Why You Might Not Have Alcohol on Your Next Flight (Video)
Airlines around the world have implemented new protocols when it comes to flying in the wake of the coronavirus, and the regulations involving refreshments also include the serving of alcohol.
Several carriers have changed their food and beverage service, with many completely cutting alcohol on some flights completely. In general, reduced service decreases contact between the crew and passengers and also the amount of time that passengers have their face masks off. With the elimination of alcohol on board, it also increases the chances of an orderly flight — especially with new rules in place.
Here's how airlines around the world are dealing with booze at 35,000 feet:
Onboard Delta Air Lines, alcohol will not be served on domestic flights or any flights to Mexico, Canada, the Caribbean, and Central America. But all other international flights will have a full beverage list, including beer, spirits, and “a limited selection of wine,” according to the airline's website.
American Airlines notes on its website that it's "limiting food and drink service on board based on flight length and destination," and an update from April lays out specifics when it comes to imbibing on board. For flights over 2,200 miles (or 4 and a half hours), which includes transcontinental and to Hawaii, the airline will be serving alcohol in first class or to Main Cabin Extra passengers on "long-haul international flights." For flights under 2,200 miles alcohol will not be served in the main cabin and will be available for first class passengers upon request.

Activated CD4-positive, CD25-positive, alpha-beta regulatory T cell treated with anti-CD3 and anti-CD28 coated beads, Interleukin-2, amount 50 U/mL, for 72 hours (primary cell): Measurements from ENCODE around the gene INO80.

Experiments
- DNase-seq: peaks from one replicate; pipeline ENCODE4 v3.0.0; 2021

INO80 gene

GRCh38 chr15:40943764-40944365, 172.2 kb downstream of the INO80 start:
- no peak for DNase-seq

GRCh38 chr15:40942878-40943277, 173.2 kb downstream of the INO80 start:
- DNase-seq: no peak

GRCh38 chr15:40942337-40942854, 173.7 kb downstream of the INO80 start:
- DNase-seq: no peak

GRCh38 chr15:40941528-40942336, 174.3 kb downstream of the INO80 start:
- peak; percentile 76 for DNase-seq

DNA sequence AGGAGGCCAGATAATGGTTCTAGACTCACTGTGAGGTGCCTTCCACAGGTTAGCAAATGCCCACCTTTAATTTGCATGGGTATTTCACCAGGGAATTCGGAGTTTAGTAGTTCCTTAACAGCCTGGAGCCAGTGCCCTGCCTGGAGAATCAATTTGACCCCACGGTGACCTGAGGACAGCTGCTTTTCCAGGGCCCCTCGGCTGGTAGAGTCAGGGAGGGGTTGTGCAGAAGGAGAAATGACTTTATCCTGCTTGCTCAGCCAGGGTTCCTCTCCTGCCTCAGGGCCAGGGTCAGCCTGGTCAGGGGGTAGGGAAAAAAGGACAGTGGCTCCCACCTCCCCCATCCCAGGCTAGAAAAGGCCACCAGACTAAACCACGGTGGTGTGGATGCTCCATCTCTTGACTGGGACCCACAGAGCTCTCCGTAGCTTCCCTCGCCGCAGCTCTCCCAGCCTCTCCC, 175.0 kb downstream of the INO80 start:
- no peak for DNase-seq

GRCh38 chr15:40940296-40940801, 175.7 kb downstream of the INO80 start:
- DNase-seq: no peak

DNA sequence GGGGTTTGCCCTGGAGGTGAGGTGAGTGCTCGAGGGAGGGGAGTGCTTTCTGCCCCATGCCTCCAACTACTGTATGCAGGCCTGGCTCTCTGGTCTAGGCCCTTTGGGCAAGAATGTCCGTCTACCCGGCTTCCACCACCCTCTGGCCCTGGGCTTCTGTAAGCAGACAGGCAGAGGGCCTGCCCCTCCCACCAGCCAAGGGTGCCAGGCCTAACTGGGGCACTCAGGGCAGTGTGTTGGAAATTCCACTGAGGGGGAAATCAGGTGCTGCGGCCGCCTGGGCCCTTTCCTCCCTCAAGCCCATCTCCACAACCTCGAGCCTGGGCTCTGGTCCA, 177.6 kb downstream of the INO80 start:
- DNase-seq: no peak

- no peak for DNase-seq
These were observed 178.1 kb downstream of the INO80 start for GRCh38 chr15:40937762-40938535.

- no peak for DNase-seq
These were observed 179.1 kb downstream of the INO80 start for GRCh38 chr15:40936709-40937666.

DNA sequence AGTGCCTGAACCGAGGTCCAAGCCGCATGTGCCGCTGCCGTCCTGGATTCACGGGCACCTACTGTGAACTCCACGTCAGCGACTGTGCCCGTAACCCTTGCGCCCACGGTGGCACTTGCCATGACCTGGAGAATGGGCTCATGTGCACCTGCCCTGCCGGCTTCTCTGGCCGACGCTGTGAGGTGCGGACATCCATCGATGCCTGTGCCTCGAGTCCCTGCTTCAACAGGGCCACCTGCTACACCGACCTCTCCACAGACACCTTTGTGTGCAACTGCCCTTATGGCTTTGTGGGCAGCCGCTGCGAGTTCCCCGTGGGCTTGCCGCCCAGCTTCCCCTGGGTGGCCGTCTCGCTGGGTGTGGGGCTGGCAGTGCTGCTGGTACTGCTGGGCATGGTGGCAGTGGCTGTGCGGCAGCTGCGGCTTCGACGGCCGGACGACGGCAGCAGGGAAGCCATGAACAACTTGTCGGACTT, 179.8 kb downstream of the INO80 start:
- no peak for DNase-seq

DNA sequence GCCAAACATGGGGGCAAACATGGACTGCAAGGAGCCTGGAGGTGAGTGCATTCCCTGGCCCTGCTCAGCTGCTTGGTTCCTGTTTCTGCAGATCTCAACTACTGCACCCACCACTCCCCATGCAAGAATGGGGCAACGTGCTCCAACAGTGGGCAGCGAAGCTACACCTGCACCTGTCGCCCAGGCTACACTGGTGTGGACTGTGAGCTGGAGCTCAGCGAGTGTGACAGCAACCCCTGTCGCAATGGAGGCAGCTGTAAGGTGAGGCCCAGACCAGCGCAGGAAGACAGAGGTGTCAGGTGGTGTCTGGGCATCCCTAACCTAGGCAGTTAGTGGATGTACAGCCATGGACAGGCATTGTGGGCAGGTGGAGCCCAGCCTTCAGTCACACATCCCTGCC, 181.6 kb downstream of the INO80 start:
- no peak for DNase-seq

United Airlines “will no longer offer ice, coffee and tea service, and poured alcohol,” according to their website. Only premium cabins will have beer and individual wines available.
British Airways will only serve water in the main cabin on short-haul flights. In premium classes and onboard long-haul flights, alcohol will be served “either as miniatures or individual quarter bottles,” according to the British Airways website.
Both Virgin Atlantic and Virgin Australia are temporarily removing alcohol onboard flights. Only water and snacks will be available on board, Virgin Australia’s website says. And Virgin Atlantic’s website states only “orange juice and water services available throughout your flight.”
Dutch airline KLM is serving alcohol to its World Business Class and Europe Business Class passengers. In their Economy Class on both intercontinental flights and flights within Europe, they will serve beer and wine, its website reads.
Travelers onboard all airlines are encouraged to bring their own refreshments and snacks, however, it's important to note that while sealed miniature size bottles of alcohol are allowed on board, the Federal Aviation Association rules that passengers are prohibited "from drinking alcohol on board the aircraft unless it is served by the air carrier."